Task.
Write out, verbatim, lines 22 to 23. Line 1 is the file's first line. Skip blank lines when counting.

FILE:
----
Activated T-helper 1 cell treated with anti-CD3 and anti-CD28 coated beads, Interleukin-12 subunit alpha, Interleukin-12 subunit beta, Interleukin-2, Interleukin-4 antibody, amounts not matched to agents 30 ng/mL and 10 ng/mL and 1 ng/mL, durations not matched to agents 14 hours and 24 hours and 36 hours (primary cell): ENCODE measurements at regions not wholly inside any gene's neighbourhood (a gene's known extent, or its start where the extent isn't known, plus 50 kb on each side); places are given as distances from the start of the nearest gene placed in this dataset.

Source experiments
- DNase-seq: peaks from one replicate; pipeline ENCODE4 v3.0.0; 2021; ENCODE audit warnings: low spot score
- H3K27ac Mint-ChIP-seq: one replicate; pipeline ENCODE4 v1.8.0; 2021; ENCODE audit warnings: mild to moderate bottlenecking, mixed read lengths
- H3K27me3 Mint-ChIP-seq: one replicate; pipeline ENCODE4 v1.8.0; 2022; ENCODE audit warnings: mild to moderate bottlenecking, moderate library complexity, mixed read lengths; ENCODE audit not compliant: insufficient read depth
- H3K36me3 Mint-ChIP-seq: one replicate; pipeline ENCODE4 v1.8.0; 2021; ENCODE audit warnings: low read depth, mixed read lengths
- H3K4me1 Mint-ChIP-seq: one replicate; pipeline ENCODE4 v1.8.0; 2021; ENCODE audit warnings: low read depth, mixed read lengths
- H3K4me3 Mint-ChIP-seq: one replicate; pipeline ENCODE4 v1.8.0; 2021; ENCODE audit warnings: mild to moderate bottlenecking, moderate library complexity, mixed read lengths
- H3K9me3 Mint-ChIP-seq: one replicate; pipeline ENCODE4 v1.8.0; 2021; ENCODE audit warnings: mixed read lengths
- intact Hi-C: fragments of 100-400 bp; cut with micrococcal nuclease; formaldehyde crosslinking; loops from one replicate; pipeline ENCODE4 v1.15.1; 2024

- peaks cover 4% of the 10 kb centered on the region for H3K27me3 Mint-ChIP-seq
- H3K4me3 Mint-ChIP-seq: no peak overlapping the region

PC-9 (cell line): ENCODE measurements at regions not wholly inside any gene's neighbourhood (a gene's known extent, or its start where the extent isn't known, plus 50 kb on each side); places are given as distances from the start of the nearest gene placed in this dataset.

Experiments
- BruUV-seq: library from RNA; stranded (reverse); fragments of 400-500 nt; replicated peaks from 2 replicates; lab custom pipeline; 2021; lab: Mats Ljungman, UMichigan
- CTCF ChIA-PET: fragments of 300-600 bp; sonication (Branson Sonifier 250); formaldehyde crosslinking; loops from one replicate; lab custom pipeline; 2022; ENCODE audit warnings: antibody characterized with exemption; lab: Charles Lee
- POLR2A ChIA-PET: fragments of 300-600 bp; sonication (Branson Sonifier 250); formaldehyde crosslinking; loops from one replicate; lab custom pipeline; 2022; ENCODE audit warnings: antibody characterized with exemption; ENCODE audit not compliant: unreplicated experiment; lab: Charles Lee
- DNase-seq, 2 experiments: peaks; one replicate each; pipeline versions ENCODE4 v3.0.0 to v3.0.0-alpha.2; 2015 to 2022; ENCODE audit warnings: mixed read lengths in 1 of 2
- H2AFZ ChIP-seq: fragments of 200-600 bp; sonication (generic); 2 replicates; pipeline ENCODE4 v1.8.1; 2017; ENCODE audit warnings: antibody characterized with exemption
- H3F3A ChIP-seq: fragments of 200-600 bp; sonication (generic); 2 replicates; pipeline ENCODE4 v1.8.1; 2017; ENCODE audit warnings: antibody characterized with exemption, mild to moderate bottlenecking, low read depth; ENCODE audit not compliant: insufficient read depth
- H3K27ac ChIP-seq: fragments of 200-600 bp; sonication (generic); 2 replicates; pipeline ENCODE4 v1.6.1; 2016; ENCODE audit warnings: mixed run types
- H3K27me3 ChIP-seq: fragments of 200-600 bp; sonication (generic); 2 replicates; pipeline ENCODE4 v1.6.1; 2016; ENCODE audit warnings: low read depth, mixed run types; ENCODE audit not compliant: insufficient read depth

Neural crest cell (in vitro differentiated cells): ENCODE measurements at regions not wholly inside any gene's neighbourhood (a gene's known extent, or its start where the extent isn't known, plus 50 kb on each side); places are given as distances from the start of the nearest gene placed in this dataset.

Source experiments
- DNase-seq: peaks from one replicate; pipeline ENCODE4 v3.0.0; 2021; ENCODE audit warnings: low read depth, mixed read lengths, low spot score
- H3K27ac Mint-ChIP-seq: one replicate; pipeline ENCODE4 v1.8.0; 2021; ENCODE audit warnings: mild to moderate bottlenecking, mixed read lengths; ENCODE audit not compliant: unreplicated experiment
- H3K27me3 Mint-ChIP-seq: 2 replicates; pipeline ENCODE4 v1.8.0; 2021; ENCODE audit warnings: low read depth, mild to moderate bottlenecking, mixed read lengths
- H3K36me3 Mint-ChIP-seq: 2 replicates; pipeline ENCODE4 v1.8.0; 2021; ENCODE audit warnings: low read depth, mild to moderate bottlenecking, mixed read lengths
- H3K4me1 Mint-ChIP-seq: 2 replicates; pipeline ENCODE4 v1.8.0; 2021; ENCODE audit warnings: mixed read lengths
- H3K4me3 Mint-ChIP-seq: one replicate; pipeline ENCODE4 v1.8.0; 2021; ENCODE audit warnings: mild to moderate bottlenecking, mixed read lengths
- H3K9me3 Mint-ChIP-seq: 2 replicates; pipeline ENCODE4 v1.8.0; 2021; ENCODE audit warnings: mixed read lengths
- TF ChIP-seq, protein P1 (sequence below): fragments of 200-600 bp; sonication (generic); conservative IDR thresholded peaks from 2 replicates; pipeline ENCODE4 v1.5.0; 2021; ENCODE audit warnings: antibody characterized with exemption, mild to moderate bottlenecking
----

- H3K27me3 ChIP-seq: fragments of 200-600 bp; sonication (generic); 2 replicates; pipeline ENCODE4 v1.6.1; 2016; ENCODE audit warnings: low read depth, mixed run types; ENCODE audit not compliant: insufficient read depth

Neural crest cell (in vitro differentiated cells): ENCODE measurements at regions not wholly inside any gene's neighbourhood (a gene's known extent, or its start where the extent isn't known, plus 50 kb on each side); places are given as distances from the start of the nearest gene placed in this dataset.